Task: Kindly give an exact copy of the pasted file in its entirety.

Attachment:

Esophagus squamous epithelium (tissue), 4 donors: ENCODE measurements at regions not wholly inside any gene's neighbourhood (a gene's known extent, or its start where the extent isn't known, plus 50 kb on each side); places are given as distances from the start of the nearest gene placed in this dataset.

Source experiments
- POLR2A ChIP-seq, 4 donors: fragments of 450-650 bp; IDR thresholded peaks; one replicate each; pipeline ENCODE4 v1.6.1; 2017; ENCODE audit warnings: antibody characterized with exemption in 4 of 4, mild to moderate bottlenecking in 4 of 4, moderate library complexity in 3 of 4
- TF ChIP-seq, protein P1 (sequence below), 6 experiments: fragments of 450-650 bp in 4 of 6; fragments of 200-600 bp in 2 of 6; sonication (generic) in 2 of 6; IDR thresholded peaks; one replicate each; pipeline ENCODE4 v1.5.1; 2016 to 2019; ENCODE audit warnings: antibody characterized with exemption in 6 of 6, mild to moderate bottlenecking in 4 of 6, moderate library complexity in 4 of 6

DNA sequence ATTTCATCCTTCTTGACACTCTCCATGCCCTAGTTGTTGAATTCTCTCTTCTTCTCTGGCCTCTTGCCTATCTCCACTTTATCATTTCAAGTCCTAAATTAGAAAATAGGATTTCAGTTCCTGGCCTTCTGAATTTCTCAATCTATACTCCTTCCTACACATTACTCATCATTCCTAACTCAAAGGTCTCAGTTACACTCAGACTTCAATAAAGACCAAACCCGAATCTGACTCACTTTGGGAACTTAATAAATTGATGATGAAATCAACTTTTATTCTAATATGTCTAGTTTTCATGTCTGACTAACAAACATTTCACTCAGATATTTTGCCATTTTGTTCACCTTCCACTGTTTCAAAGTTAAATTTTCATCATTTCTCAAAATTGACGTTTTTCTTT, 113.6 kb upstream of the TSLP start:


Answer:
Esophagus squamous epithelium (tissue), 4 donors: ENCODE measurements at regions not wholly inside any gene's neighbourhood (a gene's known extent, or its start where the extent isn't known, plus 50 kb on each side); places are given as distances from the start of the nearest gene placed in this dataset.

Source experiments
- POLR2A ChIP-seq, 4 donors: fragments of 450-650 bp; IDR thresholded peaks; one replicate each; pipeline ENCODE4 v1.6.1; 2017; ENCODE audit warnings: antibody characterized with exemption in 4 of 4, mild to moderate bottlenecking in 4 of 4, moderate library complexity in 3 of 4
- TF ChIP-seq, protein P1 (sequence below), 6 experiments: fragments of 450-650 bp in 4 of 6; fragments of 200-600 bp in 2 of 6; sonication (generic) in 2 of 6; IDR thresholded peaks; one replicate each; pipeline ENCODE4 v1.5.1; 2016 to 2019; ENCODE audit warnings: antibody characterized with exemption in 6 of 6, mild to moderate bottlenecking in 4 of 6, moderate library complexity in 4 of 6

DNA sequence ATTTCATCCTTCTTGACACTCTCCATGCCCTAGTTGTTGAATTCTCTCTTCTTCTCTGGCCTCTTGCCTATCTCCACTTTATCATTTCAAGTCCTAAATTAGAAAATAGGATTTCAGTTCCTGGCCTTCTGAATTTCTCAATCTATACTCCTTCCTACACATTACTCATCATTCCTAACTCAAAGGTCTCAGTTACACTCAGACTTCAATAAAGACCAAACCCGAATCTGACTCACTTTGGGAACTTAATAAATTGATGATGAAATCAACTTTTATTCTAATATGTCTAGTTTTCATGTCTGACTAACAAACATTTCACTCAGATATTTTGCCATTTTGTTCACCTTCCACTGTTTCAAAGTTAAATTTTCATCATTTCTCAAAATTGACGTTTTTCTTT, 113.6 kb upstream of the TSLP start: